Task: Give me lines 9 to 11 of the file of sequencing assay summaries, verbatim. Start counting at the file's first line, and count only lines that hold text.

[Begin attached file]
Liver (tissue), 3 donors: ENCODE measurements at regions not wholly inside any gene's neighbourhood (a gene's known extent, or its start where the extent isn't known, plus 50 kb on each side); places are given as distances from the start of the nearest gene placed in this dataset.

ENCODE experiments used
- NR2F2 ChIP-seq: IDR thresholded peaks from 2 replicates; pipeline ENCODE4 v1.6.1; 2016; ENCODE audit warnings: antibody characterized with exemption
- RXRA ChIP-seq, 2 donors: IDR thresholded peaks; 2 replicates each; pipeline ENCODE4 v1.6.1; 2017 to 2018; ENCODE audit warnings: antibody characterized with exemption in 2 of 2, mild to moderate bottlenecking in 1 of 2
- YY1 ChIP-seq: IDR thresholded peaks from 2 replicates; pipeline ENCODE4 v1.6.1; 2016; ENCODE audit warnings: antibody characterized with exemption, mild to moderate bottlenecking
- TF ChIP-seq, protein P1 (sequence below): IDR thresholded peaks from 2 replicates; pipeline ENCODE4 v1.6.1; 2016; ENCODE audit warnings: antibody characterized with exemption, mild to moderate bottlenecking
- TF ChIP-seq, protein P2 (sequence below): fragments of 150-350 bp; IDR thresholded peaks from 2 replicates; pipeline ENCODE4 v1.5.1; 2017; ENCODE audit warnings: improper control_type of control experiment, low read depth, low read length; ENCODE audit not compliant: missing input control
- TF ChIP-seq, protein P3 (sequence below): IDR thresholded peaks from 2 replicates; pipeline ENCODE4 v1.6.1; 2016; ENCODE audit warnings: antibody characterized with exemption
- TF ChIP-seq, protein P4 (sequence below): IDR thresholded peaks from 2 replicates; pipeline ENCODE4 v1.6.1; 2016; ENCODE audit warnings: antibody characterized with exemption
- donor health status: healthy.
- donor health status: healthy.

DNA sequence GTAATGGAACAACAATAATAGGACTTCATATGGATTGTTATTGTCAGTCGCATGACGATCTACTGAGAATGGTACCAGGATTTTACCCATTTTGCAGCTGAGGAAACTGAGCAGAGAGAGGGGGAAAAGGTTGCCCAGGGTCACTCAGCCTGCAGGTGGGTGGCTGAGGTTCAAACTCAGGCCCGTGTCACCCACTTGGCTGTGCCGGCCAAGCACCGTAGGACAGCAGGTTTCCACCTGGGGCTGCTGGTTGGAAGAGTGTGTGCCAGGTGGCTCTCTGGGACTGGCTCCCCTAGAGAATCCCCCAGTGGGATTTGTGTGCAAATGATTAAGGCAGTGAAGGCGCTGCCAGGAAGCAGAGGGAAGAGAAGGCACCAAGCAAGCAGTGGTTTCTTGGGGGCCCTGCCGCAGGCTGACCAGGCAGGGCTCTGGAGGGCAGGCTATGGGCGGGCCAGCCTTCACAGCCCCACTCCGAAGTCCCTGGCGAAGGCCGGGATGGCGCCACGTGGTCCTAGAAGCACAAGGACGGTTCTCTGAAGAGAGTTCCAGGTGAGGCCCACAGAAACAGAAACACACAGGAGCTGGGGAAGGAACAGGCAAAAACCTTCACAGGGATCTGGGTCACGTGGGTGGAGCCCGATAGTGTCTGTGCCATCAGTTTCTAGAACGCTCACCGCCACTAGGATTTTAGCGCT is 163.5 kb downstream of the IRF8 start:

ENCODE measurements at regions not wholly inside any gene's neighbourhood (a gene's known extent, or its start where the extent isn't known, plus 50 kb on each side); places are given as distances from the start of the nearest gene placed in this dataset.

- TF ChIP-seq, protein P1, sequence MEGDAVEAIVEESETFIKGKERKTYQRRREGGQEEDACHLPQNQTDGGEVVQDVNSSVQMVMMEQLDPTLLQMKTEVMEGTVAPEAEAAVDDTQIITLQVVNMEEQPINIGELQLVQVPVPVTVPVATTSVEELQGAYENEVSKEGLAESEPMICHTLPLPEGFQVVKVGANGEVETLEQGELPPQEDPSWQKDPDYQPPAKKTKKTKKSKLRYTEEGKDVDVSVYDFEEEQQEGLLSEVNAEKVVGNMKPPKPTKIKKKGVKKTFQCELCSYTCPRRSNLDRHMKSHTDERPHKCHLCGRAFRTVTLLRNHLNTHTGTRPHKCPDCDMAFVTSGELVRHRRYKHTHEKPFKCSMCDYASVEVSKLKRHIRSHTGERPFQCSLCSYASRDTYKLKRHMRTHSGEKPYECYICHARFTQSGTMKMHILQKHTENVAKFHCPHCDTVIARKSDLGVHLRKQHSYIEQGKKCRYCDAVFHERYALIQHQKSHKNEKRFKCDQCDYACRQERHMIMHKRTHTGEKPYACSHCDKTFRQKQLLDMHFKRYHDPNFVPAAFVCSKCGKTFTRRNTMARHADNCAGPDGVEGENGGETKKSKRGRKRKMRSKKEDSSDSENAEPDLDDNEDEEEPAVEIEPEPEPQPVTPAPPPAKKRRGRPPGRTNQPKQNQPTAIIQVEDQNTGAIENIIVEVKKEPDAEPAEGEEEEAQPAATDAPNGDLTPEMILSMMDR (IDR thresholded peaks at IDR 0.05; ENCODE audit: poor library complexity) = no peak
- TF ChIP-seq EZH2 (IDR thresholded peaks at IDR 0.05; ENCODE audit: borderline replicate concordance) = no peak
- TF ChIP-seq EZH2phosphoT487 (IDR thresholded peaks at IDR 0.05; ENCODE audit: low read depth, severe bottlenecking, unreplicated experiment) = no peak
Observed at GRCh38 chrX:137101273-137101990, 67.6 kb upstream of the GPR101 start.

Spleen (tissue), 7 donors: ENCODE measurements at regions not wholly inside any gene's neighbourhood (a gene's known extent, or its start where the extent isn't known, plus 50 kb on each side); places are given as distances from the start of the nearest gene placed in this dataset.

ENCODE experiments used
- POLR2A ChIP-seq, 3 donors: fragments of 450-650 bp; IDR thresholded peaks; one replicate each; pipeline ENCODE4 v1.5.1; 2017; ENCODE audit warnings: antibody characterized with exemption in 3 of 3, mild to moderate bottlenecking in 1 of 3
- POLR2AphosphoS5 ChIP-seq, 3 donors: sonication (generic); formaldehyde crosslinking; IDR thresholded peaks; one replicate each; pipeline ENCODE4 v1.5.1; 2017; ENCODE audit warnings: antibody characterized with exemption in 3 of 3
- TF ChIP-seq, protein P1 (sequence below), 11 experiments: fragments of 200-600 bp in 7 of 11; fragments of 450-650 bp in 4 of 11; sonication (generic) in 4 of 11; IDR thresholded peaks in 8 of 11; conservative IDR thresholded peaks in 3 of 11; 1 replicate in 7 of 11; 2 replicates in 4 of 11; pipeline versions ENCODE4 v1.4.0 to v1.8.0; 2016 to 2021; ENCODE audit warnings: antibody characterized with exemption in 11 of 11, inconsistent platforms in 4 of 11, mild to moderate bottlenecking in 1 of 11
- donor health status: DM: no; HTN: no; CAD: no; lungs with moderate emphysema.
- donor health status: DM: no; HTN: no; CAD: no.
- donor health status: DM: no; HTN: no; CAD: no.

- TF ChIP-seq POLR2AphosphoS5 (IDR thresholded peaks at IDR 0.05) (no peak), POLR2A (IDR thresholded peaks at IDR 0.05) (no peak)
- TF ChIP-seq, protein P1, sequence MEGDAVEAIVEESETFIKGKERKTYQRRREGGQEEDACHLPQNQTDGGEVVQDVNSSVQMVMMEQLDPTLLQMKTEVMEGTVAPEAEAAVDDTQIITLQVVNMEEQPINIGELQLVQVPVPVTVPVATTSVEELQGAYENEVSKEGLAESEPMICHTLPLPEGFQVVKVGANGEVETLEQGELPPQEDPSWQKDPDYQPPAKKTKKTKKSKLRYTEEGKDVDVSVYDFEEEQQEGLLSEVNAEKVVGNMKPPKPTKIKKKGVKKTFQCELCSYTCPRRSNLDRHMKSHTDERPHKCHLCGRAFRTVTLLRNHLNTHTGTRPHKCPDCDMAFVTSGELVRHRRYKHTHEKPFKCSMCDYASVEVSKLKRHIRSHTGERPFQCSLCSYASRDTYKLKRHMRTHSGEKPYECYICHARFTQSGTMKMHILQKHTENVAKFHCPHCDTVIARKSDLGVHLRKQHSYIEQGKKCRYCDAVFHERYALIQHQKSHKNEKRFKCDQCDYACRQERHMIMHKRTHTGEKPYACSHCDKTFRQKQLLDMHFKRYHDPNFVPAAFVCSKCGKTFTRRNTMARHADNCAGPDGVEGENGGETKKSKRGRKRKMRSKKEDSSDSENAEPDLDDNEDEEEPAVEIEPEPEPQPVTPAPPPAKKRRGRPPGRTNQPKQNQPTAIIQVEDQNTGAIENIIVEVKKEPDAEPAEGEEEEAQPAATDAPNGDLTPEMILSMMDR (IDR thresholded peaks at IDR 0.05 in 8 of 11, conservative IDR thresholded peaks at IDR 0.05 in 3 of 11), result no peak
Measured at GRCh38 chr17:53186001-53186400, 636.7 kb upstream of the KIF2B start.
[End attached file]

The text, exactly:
- TF ChIP-seq, protein P4 (sequence below): IDR thresholded peaks from 2 replicates; pipeline ENCODE4 v1.6.1; 2016; ENCODE audit warnings: antibody characterized with exemption
- donor health status: healthy.
- donor health status: healthy.